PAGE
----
It was therefore specially painful to observe the mud-slinging that has been in evidence in the last few days. I must concede that Amnesty itself did not help matters when they put up a semi-coherent explanation when there was absolutely no reason for it. An organization cannot be automatically held culpable for the actions of a section of an audience in a public gathering unless it is convincingly demonstrates that they share their belief system; and there was no chance of that happening.
It was ironical therefore to watch the Arnab Goswami show last which degenerated into an ugly circus. Again the choice of Tushar Gandhi to speak on behalf of Amnesty was a blunder. He was inexplicably incoherent and therefore an easy target for Arnab and his lynch mob consisting of the very offensivelyill informed and egoistically arrogant BJP spokesperson Sambit Patra and the RSS ideologue Ratan Sharda. Patra even had the audacity to suggest that the country wanted to get rid of those who did not share his views ,in this case John Dayal and a Muslim intellectual. He never bothered to explain how he assumed the right to speak for the whole country and what was most worrying that Arnab Goswami allowed him more than his share of time to rank his views presumably because it tallied with his own.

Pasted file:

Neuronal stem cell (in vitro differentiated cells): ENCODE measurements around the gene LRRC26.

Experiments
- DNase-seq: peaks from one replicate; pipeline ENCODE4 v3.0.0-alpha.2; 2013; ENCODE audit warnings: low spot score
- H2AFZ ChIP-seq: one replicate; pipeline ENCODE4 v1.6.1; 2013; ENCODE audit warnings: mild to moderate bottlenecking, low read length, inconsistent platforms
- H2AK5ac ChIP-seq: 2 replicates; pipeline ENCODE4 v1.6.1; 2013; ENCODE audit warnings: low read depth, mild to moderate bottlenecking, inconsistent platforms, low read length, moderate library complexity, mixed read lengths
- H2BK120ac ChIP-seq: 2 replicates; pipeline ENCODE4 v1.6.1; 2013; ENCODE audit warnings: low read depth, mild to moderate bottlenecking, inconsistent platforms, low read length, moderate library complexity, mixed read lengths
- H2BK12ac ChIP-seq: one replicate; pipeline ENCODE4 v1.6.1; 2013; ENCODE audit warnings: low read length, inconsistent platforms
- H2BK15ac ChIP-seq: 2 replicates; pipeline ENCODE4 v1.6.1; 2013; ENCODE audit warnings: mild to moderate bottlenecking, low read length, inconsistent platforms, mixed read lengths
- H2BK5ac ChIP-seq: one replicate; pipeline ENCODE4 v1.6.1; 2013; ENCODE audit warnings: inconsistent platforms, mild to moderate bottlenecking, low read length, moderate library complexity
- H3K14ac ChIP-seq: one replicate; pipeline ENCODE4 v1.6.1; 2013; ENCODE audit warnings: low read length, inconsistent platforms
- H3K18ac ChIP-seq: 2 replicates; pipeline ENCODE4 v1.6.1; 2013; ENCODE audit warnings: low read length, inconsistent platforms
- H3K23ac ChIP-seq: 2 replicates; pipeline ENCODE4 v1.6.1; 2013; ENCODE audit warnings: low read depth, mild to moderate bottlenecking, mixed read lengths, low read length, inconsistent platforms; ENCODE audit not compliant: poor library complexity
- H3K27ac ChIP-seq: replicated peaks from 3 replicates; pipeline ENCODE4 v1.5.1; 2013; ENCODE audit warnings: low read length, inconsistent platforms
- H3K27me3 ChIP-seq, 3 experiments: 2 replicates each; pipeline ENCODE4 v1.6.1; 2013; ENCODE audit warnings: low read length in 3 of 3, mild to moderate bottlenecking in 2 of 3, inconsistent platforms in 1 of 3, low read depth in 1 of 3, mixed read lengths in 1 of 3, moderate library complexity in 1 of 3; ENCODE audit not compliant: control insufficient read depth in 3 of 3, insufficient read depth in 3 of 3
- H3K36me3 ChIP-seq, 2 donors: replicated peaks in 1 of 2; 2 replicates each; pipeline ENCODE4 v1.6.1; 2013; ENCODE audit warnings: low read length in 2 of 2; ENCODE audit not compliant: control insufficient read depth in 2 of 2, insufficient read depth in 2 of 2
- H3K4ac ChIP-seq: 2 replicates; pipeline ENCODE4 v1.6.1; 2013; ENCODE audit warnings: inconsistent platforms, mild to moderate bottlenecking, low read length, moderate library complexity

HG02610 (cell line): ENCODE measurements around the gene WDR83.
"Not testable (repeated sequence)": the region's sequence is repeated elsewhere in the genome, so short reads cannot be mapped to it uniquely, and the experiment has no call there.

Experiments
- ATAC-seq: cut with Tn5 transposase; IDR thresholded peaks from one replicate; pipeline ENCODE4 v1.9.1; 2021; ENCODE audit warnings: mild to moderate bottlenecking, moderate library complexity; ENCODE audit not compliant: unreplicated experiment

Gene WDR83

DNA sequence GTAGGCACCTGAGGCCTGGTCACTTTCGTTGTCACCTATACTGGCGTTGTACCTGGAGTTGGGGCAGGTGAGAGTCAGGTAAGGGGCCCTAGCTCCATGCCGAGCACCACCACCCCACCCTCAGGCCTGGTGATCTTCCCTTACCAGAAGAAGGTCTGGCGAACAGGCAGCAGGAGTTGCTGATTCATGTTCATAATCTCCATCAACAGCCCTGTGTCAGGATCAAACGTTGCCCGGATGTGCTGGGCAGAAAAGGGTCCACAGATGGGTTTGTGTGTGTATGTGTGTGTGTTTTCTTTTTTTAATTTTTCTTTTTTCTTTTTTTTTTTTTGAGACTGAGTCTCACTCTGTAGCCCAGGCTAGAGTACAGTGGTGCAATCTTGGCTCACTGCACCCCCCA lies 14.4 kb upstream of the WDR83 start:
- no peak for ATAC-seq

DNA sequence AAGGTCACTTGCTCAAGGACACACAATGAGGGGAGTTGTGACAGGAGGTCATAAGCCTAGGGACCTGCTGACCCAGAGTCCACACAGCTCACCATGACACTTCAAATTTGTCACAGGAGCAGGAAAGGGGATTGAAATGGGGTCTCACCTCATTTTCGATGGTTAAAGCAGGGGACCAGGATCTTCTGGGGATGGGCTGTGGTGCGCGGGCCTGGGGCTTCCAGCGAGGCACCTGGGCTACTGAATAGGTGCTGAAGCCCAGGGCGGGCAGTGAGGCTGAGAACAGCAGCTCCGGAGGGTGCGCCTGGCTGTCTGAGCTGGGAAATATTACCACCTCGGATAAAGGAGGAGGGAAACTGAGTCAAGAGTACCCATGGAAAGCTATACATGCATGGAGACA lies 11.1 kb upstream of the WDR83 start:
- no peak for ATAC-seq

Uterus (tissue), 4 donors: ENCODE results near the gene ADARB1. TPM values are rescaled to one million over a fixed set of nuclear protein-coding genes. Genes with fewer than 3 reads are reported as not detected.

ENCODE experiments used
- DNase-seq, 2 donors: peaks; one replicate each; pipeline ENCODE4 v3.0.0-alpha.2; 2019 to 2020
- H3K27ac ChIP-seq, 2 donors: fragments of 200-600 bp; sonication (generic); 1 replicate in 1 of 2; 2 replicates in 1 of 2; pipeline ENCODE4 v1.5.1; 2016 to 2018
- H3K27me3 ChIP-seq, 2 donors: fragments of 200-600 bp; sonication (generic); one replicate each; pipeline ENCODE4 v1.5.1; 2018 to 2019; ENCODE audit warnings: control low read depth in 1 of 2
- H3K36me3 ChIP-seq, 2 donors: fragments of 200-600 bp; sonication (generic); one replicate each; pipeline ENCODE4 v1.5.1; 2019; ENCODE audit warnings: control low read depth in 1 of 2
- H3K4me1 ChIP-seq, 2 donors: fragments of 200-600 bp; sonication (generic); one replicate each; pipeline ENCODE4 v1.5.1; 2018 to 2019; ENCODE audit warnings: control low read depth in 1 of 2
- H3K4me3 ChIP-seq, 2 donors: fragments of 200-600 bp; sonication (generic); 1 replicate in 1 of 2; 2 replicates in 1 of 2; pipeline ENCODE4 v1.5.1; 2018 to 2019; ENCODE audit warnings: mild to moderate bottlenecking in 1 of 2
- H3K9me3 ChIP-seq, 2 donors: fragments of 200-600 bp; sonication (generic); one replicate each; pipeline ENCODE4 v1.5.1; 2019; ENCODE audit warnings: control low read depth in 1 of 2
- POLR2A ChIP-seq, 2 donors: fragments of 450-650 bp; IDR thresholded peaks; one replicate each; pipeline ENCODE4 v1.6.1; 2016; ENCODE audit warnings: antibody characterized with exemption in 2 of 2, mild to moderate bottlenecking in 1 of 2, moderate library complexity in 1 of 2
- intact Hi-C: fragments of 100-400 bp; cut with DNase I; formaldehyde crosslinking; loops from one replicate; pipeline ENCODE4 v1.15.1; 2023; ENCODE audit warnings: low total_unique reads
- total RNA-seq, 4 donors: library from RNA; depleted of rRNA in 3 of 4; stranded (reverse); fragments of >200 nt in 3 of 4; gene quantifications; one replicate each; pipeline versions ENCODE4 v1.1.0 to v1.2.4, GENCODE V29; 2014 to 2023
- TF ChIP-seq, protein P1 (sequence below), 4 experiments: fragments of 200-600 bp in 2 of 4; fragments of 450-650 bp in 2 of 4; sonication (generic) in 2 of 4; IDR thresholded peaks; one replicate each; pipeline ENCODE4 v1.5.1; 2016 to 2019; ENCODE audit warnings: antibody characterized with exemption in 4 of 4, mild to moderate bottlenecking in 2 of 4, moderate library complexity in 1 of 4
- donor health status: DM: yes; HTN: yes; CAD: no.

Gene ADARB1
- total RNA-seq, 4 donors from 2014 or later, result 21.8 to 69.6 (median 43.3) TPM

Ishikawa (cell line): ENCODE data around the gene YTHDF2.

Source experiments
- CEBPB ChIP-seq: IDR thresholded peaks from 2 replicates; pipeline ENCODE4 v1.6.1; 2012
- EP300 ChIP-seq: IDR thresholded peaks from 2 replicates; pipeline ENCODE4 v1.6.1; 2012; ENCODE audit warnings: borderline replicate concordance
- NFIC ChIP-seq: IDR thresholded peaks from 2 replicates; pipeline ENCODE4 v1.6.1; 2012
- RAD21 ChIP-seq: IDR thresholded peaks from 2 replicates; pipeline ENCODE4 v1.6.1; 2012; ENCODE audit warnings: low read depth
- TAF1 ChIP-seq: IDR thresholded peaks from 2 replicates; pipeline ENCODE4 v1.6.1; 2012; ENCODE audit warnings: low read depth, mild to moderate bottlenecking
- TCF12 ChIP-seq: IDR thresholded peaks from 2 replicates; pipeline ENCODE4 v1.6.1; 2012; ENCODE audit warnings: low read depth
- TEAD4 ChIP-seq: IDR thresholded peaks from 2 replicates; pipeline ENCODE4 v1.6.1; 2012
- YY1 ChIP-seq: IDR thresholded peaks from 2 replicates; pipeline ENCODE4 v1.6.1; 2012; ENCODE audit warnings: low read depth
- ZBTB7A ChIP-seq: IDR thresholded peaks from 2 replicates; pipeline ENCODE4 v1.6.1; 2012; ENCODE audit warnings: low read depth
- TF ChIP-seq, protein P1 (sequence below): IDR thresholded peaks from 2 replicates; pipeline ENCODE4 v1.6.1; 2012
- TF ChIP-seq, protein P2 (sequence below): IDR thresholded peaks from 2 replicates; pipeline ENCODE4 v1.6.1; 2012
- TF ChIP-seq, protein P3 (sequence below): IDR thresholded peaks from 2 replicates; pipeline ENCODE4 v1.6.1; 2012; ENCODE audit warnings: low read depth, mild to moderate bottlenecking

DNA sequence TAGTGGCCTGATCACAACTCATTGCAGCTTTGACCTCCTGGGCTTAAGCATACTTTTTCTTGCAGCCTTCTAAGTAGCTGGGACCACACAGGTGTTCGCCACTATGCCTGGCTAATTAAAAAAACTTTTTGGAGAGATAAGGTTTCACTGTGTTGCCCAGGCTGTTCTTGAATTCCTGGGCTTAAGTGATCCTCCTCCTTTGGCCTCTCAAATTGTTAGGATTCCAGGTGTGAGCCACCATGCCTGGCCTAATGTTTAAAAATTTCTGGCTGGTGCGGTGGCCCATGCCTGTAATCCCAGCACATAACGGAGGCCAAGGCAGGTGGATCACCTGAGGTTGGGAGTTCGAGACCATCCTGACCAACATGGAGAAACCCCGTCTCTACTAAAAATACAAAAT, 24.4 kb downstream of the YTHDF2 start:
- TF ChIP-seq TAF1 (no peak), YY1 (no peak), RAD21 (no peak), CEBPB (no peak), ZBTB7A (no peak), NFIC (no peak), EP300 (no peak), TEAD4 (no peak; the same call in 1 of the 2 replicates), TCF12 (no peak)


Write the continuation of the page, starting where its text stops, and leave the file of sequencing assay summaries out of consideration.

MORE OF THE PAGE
It would be appropriate on my part to state where I stand I do say that I have a better commitment to the Constitution than Sambit Patra ,Ratan Sharda and dare I say Arnab Goswami. My immediate forbears and very close relatives spent a total of 63 years in British prisons for their role during the freedom struggle and I grew up listening first hand to the privations they were subjected to. Some of them had the misfortune of being incarcerated during Indira Gandhi’s infamous Emergency when I had grown of the age where I could and did participate in anti state activities against the authoritarian regime.
My own had a stellar role in the drafting of the Indian constitution and I would fiercely oppose any slight to the Constitution-more so than the likes of Sambit Patra who by all accounts has never expressed a view on one of his most vocal MP’s enjoying himself on the dias while a speaker ranted that it would be in order to dig out women from a particular community from their graves and rape them! The video is on Youtube. I wonder whether Adityanath has claimed ‘plausible deniability.
Contrary to a widely expressed view, I do confess I have met RSS people who object to this vulgarization of politics in India. But they seem to have dissipated for the time being and I am waiting for them to re-assert themselves.
Patra’s mendacious foray was in evidence when he resorted to half-truth by reading Gita Sehgal’s critique of Amnesty without expounding her views or her mother’s on a multitude of issues which do not tally with his own. He displayed his ignorance when he ranted on the Amnesty’s silence on the left wing terror in India-Amnesty’s mandate is mainly to ensure humane treatment by that instruments of state during imprisonment .